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Abstract

  1. Top of page
  2. Abstract
  3. INTRODUCTION
  4. STAGING ERRORS
  5. ANATOMICAL MISSES
  6. REQUIRED RADIATION DOSE
  7. THE FUTURE
  8. DISCUSSION
  9. CONFLICT OF INTEREST
  10. REFERENCES

For the delivery of good-quality external beam radiotherapy (EBRT) in localized prostate cancer, under-dosage to the peripheral zone (tumour) is one likely cause of poor results. The quality is improved by daily verification of the position of the prostate, and the use of magnetic resonance imaging (MRI) in delineation. Currently these are demands on quality that should be incorporated in each radiotherapy department. The use of MRI in staging is also expected to improve patient selection for EBRT. Furthermore, an adequate radiation dose should be delivered. In this overview we describe what the urologist should expect from radiation oncologists to obtain the optimum results for the patients.


Abbreviations
(EB)RT

(external beam) radiotherapy

IM

intensity-modulated

INTRODUCTION

  1. Top of page
  2. Abstract
  3. INTRODUCTION
  4. STAGING ERRORS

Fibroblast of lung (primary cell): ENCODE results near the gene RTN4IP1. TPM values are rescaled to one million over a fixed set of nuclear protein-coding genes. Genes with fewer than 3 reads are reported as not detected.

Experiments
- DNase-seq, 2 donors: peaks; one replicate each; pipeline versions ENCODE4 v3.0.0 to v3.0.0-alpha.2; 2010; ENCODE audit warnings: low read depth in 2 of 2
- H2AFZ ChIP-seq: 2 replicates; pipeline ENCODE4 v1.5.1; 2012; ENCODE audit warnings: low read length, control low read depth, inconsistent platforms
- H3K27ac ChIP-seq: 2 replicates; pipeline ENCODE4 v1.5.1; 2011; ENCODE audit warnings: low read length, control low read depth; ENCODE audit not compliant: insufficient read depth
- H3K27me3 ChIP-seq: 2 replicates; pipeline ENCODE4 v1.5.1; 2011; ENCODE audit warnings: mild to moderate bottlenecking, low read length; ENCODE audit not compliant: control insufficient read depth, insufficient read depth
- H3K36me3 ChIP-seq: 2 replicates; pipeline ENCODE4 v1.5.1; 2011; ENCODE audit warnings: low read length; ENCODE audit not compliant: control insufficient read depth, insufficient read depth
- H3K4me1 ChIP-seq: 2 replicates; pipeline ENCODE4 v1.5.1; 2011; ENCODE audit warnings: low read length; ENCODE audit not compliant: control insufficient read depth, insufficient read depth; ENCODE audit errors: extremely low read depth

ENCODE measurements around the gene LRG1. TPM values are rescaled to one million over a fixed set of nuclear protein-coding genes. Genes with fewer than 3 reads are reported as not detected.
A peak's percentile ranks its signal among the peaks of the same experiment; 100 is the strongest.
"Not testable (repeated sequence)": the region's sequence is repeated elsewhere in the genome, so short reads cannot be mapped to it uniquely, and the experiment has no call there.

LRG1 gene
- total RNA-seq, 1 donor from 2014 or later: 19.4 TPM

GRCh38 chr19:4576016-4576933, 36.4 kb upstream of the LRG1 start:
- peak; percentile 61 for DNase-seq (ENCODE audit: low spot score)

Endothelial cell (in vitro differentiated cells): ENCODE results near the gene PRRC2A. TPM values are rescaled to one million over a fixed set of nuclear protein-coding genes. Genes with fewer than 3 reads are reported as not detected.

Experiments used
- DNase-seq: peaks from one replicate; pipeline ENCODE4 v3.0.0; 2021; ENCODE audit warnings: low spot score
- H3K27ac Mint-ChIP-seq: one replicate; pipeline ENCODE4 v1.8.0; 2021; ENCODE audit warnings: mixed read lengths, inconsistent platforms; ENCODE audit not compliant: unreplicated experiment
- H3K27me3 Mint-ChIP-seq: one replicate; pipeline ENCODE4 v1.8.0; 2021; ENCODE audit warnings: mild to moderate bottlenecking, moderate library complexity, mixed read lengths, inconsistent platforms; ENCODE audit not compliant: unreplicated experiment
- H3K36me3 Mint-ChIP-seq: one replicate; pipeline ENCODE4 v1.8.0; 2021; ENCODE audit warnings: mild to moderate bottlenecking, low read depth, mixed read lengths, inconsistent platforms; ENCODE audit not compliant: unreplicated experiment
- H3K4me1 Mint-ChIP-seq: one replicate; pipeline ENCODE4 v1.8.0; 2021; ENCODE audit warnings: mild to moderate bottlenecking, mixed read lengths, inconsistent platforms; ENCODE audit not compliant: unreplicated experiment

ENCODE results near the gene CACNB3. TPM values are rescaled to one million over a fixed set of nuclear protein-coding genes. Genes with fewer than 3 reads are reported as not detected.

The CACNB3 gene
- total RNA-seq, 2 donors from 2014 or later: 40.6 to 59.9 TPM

5. ANATOMICAL MISSES
  6. REQUIRED RADIATION DOSE
  7. THE FUTURE
  8. DISCUSSION
  9. CONFLICT OF INTEREST
  10. REFERENCES

The clinical results of external beam radiotherapy (EBRT) alone for localised prostate cancer have been reported extensively. For T1 and T2 tumours the results of EBRT are estimated to be equal to those from radical prostatectomy and brachytherapy. The 10-year survival rates are considered excellent, at 90–94% for well-differentiated tumours and 45–67% for poorly differentiated tumours [1]. However, the outcome of randomized trials is considered more reliable to predict the ‘true’ treatment results. To our knowledge there is only one randomized trial specifically on localized tumours, where 70 Gy radiation alone resulted in a 5-year survival of only ≈78%[2]. Randomized trials have mainly been conducted for locally advanced tumours, questioning hormone therapy [3,4] or dose-escalation [5,6]. These trials reported a 5-year survival of only ≈60% in the RT-alone arm [3].